America’s Cup Teams Testing Second-Generation Yachts

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October 22, 2020

Britannia, the America’s Cup race boat of INEOS TEAM UK, is seen during its christening in Auckland, New Zealand, in this handout photo released to Reuters on October 17, 2020. Harry KH/INEOS TEAM UK/Handout via REUTERS

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WELLINGTON, Oct 20 (Reuters) – The America’s Cup just got “real” for the Italian challengers hoping to face holders Team New Zealand next year as Luna Rossa launched their second-generation AC75 yacht in Auckland on Tuesday.

The launch came just days after American Magic and British challenger INEOS Team UK started trials with their second-generation boats, with the Americans narrowly avoiding a spectacular capsize.

Team New Zealand are due to launch their second-generation foiling monohull in early November.

“Now it is real,” Luna Rossa skipper Max Sirena told reporters in Auckland after the yacht was lowered into the water. “I’m really looking forward to going sailing in the next few days.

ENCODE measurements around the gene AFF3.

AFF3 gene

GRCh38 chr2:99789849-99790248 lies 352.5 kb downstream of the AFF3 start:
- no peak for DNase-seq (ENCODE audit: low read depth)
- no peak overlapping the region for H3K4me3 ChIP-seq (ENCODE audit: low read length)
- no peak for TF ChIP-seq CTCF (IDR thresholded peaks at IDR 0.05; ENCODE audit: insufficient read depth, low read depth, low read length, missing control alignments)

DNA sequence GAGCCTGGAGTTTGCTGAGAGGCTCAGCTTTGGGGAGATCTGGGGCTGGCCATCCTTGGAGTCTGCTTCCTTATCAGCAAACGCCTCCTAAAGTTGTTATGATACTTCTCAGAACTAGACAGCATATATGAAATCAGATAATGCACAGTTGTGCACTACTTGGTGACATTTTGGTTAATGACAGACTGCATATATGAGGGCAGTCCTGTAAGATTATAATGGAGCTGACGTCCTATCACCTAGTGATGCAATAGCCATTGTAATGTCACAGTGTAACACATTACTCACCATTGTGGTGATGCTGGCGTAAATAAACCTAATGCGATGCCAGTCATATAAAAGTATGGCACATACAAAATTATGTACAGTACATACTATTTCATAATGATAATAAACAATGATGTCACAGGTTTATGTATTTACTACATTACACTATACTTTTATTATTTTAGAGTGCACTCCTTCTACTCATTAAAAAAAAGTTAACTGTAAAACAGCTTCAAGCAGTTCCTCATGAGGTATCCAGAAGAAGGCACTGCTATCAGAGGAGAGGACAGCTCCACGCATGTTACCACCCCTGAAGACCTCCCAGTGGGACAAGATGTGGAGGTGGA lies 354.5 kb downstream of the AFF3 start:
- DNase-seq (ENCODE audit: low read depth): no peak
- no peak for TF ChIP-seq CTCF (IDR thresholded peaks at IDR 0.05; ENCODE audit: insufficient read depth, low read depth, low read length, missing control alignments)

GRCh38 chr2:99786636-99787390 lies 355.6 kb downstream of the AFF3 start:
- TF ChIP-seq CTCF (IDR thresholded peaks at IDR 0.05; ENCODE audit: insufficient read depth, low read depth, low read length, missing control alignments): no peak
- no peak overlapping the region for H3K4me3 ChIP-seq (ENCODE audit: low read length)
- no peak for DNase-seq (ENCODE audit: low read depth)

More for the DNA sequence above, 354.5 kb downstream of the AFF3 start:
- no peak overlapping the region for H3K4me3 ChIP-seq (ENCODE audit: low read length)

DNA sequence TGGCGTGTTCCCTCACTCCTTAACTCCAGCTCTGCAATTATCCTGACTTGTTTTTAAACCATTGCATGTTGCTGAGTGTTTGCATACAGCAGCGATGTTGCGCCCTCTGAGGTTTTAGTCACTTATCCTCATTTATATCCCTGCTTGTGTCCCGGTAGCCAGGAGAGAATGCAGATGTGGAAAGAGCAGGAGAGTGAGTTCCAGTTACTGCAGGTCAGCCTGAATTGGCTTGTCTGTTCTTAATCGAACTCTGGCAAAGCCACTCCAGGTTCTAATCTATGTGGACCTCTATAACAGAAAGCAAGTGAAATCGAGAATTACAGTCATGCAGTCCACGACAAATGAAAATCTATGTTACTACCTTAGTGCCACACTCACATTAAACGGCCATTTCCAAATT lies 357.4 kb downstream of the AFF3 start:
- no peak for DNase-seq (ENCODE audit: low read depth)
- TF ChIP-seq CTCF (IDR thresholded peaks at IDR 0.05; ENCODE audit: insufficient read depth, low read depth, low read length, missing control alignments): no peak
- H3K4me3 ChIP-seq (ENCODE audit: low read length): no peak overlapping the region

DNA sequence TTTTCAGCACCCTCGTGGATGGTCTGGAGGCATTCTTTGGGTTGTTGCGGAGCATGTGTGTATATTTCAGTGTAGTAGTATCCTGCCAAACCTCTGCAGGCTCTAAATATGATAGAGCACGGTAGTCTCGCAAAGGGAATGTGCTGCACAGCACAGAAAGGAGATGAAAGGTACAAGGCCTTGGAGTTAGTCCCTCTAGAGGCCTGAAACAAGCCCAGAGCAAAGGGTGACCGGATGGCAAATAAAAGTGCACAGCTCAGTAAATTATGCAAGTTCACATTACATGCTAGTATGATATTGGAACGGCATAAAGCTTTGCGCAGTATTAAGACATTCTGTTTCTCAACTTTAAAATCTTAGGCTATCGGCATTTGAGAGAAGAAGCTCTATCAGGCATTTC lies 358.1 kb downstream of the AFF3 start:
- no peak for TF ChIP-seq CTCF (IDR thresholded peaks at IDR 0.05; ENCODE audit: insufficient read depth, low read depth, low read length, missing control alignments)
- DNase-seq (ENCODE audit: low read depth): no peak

“It’s already been an amazing adventure that we hope is going to end up in the best way possible over the next few months.”

Sirena added that there had been only a few visible modifications from their first-generation yacht, unlike American Magic and the British challenge, both of whom seemed to have made significant changes to their hulls and keels.

“I think if you come up with something completely new, it means you were not happy with boat one. I think they were pretty happy with boat one,” Sirena said.

“I’m pleased with the result we have now.”

Internally, however, there were significant changes between Luna Rossa’s first and second-generation yachts, he added.

“It’s not just what you see on the outside, it’s what there is inside,” Sirena said.

“Inside this … boat is a monster.”

The teams have two months of further trials before a regatta in December also involving Team New Zealand.

The challenger series then runs from Jan. 15 to Feb. 22 next year before the America’s Cup match against Team New Zealand begins on March 6. (Reporting by Greg Stutchbury; Editing by Peter Rutherford)

(c) Copyright Thomson Reuters 2020.


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